Psycho-educational evaluation assessment are also used to determine if an individual is eligible for receiving special accommodations during standardized testing, including the SATs, ACTs, and Advanced Placement (AP) exams.
Testing includes an assessment of the following:
- Cognitive ability (i.e., IQ test);
- Cognitive processing (e.g., language, visual processing, reasoning, memory, speed of information processing, and attention);
- Academic skills (e.g., reading, math, written language)
- Emotional and behavioral functioning.
Autism Spectrum Evaluation Assessment
These evaluation assessment are conducted to determine whether or not an individual meets criteria for an autism spectrum disorder, such as autism or Asperger’s Syndrome.
Important components of this evaluation include an in-depth structured interview with the individual’s parents, administration of a standardized behavioral observation scale, administration of standardized parent and teacher questionnaires, and measures of adaptive functioning.
Evaluation Assessment can focus on diagnosis, but it is often recommended that a comprehensive psycho-educational evaluation be conducted to obtain a complete understanding of the individual’s cognitive, academic, social, emotional, and behavioral functioning so that specific recommendations can be made for schools, tutors and families.
Attention Deficit Disorder Evaluation Assessment and Behavior Evaluations
This evaluation is conducted to determine wether a child’s attention difficulties and or behavior problems can be attributed to an Attention Deficit Disorder or if they are symptomatic of another problem, such as oppositional defiant disorder or or depression. These evaluations provide invaluable information for families for how to proceed wether to try behavioral interventions, therapy, tutoring strategies, medication, or perhaps a combination of these interventions. Testing may include the administration of cognitive ability, parent teacher questionnaires, objective self-report measures, tests of attention and personality measures.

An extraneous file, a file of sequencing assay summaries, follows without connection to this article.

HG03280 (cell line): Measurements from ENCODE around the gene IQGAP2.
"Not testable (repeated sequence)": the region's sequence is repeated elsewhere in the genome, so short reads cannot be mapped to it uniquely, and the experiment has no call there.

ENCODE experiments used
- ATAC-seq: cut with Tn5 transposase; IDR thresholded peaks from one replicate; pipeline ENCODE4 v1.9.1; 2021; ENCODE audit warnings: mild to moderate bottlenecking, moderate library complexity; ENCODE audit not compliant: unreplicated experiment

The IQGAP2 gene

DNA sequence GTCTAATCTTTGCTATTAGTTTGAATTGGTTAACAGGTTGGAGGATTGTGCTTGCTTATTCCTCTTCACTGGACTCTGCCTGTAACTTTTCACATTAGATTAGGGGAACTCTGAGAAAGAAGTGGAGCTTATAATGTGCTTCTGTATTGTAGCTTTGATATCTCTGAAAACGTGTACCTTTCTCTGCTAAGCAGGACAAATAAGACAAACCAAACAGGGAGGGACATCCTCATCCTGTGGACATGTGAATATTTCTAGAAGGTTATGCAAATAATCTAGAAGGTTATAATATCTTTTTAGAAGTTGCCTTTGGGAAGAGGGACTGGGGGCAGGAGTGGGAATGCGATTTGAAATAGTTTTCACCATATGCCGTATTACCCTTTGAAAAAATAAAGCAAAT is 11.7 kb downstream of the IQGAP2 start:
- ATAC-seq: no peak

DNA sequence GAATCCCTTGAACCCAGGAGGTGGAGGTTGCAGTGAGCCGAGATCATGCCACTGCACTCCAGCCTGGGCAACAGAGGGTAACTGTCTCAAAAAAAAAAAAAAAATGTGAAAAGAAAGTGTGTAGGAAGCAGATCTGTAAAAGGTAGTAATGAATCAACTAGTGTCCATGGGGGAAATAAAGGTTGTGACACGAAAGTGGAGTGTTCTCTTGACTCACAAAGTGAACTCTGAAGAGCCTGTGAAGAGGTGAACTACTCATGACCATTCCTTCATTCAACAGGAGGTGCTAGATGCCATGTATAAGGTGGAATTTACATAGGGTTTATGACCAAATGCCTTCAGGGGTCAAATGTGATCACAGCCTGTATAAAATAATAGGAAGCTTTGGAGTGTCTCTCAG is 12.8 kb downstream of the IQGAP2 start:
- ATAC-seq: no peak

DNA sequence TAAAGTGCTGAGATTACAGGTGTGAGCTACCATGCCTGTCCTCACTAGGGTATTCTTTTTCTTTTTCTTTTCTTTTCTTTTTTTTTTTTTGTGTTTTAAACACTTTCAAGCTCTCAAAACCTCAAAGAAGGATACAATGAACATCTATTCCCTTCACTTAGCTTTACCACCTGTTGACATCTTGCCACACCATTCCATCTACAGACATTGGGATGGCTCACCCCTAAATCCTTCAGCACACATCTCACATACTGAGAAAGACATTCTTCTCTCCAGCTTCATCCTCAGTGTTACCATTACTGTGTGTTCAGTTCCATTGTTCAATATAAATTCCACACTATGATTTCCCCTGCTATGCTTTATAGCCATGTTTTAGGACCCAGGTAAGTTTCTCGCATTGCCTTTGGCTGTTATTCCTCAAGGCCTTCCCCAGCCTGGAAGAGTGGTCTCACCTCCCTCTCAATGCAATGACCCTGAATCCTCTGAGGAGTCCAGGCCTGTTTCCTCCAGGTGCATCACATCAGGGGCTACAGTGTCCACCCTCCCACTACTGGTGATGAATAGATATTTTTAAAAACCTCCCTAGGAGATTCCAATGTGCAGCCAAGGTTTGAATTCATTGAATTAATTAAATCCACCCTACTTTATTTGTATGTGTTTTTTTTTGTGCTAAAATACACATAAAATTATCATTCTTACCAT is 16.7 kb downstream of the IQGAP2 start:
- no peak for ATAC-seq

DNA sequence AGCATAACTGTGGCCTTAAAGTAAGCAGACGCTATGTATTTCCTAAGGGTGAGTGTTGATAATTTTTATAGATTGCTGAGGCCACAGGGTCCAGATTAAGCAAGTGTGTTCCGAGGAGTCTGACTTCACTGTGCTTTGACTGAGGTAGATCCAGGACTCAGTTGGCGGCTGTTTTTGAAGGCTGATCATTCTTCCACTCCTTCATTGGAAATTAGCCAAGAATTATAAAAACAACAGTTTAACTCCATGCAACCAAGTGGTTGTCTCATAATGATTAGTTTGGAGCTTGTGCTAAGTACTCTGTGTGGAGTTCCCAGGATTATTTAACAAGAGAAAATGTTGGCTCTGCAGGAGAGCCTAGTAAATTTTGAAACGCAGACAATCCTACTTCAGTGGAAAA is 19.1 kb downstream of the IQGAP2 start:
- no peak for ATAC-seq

Gifted/IQ Evaluation Assessment
There are many ways to be gifted. However, an IQ test is used to evaluate whether a child is intellectually gifted and would benefit from receiving more rigorous academic programming at school.
This evaluation involves the administration of a standardized test of intellectual functioning, an IQ test, such as:
Wechsler Intelligence Test for Children-Fourth Edition (WISC-IV)
- Wechsler Preschool and Primary Scale of Intelligence (WPPSI-III)
- Stanford-Binet Intelligence Test, Fifth Edition (SB-V)
Intellectual tests are not tests of academic skills, such as reading or math. Rather, they measure overall cognitive abilities, which have been found to be related to school performance.
In order to qualify for the Gifted Program, a child must score at or above the 98th percentile on an IQ test. This means that he or she scored better than 98 out of 100 children his or her age, which is equivalent to an IQ score of 130 or above.
IQ tests also provide important information about an individual’s learning style and strength and weaknesses in the way that he or she processes information.